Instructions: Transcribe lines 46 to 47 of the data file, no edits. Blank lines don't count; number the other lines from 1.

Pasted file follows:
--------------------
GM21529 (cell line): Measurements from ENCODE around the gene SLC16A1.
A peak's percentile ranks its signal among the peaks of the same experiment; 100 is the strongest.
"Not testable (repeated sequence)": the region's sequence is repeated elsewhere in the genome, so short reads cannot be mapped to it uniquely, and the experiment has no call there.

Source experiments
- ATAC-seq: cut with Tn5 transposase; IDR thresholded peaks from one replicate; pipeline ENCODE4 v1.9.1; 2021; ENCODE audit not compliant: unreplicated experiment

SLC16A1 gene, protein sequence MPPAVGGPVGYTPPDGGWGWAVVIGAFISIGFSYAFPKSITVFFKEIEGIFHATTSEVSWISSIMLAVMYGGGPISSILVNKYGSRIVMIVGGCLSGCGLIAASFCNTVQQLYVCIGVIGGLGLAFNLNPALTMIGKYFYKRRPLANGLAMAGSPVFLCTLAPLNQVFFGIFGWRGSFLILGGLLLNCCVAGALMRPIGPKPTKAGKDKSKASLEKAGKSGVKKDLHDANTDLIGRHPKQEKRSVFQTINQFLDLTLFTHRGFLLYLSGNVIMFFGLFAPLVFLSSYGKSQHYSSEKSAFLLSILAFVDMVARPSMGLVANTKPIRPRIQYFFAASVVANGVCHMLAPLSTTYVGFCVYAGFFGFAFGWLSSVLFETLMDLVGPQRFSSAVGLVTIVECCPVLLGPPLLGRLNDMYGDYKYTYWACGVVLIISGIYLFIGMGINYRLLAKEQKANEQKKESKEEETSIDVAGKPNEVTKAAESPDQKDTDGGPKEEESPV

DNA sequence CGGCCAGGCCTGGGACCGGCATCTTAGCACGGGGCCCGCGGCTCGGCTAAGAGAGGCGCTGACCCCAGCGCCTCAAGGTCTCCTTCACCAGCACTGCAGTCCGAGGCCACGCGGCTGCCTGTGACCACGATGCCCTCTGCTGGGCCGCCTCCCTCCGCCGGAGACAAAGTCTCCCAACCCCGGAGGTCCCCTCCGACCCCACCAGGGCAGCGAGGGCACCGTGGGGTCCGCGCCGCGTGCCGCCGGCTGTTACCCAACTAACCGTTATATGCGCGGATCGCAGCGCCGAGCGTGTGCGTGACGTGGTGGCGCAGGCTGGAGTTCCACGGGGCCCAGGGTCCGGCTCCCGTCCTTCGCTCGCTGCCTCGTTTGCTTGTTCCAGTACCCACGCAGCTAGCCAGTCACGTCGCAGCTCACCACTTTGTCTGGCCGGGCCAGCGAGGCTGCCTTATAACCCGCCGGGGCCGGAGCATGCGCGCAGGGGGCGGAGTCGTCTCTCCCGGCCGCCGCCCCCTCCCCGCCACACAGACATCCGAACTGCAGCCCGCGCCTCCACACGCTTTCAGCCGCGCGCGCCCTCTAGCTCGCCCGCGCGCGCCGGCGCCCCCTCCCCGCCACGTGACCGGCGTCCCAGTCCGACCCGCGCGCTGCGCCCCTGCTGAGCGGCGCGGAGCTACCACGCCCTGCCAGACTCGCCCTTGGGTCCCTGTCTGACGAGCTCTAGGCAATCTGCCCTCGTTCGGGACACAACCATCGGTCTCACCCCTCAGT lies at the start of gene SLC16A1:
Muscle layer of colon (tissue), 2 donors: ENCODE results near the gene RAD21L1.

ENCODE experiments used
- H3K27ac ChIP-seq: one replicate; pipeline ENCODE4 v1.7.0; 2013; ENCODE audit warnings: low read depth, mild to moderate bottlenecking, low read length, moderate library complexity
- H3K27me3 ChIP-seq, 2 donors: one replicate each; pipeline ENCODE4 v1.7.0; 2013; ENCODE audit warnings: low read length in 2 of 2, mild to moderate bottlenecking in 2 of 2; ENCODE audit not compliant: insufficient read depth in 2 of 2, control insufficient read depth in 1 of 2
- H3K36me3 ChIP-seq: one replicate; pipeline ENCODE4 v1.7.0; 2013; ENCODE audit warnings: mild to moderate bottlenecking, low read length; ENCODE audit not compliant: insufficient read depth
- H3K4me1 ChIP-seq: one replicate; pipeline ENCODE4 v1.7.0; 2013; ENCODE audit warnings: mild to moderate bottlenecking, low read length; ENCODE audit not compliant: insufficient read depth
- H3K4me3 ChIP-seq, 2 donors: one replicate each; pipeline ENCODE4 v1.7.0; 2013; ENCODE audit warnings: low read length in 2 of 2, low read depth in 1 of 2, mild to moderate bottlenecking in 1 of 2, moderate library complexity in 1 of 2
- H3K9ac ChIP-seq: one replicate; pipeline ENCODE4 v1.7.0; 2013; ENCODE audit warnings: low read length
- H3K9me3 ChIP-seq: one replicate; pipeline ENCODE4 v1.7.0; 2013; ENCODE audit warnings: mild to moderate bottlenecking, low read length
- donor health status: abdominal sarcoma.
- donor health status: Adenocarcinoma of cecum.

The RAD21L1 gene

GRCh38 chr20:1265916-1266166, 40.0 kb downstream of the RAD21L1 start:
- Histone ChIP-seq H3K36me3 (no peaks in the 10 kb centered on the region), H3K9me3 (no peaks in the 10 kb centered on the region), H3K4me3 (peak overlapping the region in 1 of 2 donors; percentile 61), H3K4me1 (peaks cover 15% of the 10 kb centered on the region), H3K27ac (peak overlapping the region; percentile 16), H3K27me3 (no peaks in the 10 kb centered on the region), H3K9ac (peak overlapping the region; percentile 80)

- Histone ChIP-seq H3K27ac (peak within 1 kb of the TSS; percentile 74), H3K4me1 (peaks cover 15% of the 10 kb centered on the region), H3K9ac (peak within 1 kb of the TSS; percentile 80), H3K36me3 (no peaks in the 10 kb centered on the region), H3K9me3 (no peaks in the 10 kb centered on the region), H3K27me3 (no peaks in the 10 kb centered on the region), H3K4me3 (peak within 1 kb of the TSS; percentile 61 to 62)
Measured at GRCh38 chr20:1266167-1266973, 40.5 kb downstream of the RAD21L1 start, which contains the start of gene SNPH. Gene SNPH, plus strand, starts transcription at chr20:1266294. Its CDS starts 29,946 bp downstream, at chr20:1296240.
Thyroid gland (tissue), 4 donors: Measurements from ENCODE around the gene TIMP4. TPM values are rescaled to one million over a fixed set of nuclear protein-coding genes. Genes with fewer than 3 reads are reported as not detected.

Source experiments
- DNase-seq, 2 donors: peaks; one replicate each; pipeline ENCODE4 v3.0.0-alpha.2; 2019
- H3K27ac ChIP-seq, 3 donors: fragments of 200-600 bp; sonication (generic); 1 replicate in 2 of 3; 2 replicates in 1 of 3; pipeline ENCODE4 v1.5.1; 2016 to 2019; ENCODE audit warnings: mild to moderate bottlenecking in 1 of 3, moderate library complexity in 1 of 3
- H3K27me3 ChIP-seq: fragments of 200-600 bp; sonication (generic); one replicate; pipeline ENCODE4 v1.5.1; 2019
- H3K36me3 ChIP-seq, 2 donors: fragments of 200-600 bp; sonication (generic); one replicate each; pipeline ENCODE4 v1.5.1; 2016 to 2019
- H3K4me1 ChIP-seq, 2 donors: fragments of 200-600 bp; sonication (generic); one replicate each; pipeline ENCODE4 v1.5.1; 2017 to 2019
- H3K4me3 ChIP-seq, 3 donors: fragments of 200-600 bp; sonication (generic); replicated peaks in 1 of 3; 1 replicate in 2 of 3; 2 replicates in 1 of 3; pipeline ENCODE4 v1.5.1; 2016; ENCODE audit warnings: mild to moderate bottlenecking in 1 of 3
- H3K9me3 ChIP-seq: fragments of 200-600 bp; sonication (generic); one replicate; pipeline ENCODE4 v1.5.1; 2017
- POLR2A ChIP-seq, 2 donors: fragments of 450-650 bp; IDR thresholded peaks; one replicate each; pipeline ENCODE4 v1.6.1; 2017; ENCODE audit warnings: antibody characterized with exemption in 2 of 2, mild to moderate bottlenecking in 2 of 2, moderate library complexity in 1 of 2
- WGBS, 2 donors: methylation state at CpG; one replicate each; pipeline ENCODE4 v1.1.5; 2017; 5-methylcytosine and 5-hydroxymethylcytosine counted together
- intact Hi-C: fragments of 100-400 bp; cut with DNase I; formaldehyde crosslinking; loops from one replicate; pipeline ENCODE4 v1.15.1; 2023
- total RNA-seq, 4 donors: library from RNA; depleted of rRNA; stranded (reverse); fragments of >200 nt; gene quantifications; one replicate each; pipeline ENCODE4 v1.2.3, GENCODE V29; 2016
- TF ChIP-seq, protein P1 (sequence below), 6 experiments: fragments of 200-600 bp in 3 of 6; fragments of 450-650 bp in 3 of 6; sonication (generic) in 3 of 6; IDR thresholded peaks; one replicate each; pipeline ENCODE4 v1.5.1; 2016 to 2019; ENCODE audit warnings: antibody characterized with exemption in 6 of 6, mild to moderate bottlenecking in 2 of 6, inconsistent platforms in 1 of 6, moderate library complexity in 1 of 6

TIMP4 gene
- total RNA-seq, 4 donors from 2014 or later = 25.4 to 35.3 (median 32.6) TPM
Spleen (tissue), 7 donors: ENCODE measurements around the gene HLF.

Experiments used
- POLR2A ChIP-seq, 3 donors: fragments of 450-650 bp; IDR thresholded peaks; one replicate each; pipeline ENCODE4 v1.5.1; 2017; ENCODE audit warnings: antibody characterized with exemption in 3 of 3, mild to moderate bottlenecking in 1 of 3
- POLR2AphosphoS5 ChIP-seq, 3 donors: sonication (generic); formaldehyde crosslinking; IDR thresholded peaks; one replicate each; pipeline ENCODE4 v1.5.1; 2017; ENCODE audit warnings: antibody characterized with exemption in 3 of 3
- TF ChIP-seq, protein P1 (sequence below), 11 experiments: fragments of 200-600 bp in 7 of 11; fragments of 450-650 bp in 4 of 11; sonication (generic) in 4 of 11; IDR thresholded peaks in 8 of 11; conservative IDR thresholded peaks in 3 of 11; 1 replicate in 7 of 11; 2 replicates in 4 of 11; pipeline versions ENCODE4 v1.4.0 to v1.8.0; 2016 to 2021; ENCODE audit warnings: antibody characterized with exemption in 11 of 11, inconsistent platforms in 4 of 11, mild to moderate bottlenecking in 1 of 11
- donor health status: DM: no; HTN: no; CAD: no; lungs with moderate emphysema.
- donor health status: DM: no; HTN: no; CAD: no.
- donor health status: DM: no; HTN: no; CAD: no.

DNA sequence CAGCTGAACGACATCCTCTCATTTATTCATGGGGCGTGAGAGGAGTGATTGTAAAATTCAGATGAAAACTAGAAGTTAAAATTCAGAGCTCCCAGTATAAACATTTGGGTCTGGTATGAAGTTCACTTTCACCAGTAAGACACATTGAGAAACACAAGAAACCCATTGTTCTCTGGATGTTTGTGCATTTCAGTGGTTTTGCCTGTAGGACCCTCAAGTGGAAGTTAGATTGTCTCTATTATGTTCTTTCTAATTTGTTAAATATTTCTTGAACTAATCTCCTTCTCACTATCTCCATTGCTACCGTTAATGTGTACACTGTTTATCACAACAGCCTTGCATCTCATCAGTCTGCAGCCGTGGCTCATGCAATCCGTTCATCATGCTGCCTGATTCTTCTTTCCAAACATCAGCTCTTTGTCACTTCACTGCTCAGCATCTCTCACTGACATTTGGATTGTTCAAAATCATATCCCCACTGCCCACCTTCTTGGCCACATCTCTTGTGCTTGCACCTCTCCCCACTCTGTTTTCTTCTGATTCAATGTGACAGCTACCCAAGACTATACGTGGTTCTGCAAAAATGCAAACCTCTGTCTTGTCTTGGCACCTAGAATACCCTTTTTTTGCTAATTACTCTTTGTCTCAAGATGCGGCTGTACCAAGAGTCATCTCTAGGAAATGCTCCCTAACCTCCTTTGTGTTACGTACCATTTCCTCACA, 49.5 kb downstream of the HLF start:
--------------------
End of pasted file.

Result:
- donor health status: DM: no; HTN: no; CAD: no.
- donor health status: DM: no; HTN: no; CAD: no.